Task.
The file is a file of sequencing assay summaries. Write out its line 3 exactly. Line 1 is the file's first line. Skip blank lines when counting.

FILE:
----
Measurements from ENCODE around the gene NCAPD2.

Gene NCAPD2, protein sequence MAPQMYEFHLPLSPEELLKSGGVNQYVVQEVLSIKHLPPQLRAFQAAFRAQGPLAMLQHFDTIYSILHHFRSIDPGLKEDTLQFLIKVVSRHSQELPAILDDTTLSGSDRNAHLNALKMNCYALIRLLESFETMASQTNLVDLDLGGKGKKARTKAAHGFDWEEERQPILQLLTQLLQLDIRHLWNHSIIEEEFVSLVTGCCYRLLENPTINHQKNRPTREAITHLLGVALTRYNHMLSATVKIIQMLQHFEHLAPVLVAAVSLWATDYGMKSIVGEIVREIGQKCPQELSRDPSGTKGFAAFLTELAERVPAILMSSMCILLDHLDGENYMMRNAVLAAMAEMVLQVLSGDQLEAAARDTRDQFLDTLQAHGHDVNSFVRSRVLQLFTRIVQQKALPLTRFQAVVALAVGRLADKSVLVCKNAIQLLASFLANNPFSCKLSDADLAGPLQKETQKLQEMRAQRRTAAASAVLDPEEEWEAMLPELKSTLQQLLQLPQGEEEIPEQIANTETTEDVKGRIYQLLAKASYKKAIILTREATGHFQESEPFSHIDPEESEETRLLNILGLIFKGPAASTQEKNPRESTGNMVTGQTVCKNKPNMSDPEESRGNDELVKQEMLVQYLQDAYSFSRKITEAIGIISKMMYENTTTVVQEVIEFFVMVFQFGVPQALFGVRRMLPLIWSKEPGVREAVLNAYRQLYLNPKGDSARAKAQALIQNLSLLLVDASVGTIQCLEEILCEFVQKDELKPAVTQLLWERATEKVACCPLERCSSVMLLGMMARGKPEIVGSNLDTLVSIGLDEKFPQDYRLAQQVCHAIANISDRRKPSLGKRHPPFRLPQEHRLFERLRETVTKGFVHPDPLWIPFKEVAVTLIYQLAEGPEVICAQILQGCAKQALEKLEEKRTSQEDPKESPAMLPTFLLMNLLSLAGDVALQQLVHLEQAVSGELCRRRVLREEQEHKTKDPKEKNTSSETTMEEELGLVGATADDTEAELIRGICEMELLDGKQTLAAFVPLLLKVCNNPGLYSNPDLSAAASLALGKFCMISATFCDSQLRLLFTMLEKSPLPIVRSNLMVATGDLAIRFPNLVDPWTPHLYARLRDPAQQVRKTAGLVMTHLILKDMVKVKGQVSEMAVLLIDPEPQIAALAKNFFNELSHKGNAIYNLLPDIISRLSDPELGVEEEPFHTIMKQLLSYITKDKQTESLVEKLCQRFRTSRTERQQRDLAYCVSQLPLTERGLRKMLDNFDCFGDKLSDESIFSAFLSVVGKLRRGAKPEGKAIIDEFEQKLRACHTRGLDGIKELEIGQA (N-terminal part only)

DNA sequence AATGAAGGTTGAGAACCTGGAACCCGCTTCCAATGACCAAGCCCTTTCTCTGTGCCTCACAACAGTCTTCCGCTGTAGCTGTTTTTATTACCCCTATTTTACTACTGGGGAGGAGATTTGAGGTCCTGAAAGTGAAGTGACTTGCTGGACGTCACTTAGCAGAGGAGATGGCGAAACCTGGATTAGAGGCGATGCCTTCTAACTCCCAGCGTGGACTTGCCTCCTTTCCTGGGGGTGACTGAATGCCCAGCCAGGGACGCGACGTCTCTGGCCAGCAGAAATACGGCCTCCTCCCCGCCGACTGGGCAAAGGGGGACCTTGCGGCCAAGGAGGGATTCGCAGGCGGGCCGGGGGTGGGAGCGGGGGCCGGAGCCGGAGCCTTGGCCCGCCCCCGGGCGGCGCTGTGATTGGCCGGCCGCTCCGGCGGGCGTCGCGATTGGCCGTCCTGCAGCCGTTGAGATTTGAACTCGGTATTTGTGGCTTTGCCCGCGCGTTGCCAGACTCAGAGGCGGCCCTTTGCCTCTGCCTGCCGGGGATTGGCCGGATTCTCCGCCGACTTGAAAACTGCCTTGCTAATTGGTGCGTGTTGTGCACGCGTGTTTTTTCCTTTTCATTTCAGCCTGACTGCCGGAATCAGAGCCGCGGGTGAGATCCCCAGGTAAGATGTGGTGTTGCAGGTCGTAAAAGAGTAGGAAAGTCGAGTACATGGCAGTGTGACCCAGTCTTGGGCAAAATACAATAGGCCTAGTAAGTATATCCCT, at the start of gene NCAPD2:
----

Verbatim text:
DNA sequence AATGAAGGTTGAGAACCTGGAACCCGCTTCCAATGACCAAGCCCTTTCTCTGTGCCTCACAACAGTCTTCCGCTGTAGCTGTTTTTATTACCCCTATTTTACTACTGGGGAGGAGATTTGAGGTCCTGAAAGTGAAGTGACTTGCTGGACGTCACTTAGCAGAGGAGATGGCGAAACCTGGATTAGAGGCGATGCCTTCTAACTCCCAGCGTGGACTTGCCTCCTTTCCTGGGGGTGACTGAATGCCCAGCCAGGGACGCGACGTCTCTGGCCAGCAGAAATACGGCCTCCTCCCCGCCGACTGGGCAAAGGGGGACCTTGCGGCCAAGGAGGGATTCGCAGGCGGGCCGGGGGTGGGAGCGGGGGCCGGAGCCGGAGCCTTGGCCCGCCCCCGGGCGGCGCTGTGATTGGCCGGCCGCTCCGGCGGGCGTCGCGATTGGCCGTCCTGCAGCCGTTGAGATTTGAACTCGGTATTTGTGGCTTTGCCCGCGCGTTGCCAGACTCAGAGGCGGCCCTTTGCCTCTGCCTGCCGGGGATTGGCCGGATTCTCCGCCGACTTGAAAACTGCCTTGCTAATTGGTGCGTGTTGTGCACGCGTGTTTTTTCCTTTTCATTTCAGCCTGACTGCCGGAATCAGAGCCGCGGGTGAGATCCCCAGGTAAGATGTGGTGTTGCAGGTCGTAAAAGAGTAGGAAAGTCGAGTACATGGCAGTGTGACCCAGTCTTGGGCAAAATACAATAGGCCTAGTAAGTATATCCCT, at the start of gene NCAPD2: